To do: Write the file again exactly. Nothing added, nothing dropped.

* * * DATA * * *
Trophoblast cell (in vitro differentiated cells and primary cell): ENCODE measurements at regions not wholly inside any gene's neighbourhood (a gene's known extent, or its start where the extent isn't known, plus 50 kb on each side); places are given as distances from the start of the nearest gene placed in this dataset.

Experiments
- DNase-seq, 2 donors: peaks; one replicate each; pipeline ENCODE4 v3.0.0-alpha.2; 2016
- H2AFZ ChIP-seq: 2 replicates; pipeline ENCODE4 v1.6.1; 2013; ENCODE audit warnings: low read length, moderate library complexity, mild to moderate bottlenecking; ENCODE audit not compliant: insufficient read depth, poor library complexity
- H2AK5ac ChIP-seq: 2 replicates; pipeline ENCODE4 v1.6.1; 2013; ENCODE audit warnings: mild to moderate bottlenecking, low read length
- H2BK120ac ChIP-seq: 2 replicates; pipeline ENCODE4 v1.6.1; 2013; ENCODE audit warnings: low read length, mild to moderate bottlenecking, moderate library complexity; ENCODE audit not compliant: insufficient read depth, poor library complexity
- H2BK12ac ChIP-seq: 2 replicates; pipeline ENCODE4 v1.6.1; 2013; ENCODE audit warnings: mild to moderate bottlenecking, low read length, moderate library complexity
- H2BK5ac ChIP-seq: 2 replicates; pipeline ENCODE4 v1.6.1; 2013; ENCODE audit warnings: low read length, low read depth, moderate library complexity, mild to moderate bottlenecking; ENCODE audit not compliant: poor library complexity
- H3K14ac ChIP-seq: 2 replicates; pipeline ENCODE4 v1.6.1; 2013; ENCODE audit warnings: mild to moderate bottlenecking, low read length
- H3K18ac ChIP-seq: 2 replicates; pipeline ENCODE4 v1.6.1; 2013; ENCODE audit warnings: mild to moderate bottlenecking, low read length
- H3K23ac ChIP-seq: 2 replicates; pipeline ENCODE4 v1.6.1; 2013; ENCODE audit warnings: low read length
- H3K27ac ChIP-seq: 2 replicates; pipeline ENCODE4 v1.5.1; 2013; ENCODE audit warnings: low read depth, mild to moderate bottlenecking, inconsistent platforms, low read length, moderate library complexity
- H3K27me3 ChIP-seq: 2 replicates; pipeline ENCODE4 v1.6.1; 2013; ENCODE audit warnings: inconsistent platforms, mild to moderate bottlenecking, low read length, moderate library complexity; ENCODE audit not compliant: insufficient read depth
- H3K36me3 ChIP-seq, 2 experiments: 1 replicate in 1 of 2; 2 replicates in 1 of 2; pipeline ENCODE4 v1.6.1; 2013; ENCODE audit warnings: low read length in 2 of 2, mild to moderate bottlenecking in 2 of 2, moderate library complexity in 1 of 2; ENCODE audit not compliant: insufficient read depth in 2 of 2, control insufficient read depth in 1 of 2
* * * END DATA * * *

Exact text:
Trophoblast cell (in vitro differentiated cells and primary cell): ENCODE measurements at regions not wholly inside any gene's neighbourhood (a gene's known extent, or its start where the extent isn't known, plus 50 kb on each side); places are given as distances from the start of the nearest gene placed in this dataset.

Experiments
- DNase-seq, 2 donors: peaks; one replicate each; pipeline ENCODE4 v3.0.0-alpha.2; 2016
- H2AFZ ChIP-seq: 2 replicates; pipeline ENCODE4 v1.6.1; 2013; ENCODE audit warnings: low read length, moderate library complexity, mild to moderate bottlenecking; ENCODE audit not compliant: insufficient read depth, poor library complexity
- H2AK5ac ChIP-seq: 2 replicates; pipeline ENCODE4 v1.6.1; 2013; ENCODE audit warnings: mild to moderate bottlenecking, low read length
- H2BK120ac ChIP-seq: 2 replicates; pipeline ENCODE4 v1.6.1; 2013; ENCODE audit warnings: low read length, mild to moderate bottlenecking, moderate library complexity; ENCODE audit not compliant: insufficient read depth, poor library complexity
- H2BK12ac ChIP-seq: 2 replicates; pipeline ENCODE4 v1.6.1; 2013; ENCODE audit warnings: mild to moderate bottlenecking, low read length, moderate library complexity
- H2BK5ac ChIP-seq: 2 replicates; pipeline ENCODE4 v1.6.1; 2013; ENCODE audit warnings: low read length, low read depth, moderate library complexity, mild to moderate bottlenecking; ENCODE audit not compliant: poor library complexity
- H3K14ac ChIP-seq: 2 replicates; pipeline ENCODE4 v1.6.1; 2013; ENCODE audit warnings: mild to moderate bottlenecking, low read length
- H3K18ac ChIP-seq: 2 replicates; pipeline ENCODE4 v1.6.1; 2013; ENCODE audit warnings: mild to moderate bottlenecking, low read length
- H3K23ac ChIP-seq: 2 replicates; pipeline ENCODE4 v1.6.1; 2013; ENCODE audit warnings: low read length
- H3K27ac ChIP-seq: 2 replicates; pipeline ENCODE4 v1.5.1; 2013; ENCODE audit warnings: low read depth, mild to moderate bottlenecking, inconsistent platforms, low read length, moderate library complexity
- H3K27me3 ChIP-seq: 2 replicates; pipeline ENCODE4 v1.6.1; 2013; ENCODE audit warnings: inconsistent platforms, mild to moderate bottlenecking, low read length, moderate library complexity; ENCODE audit not compliant: insufficient read depth
- H3K36me3 ChIP-seq, 2 experiments: 1 replicate in 1 of 2; 2 replicates in 1 of 2; pipeline ENCODE4 v1.6.1; 2013; ENCODE audit warnings: low read length in 2 of 2, mild to moderate bottlenecking in 2 of 2, moderate library complexity in 1 of 2; ENCODE audit not compliant: insufficient read depth in 2 of 2, control insufficient read depth in 1 of 2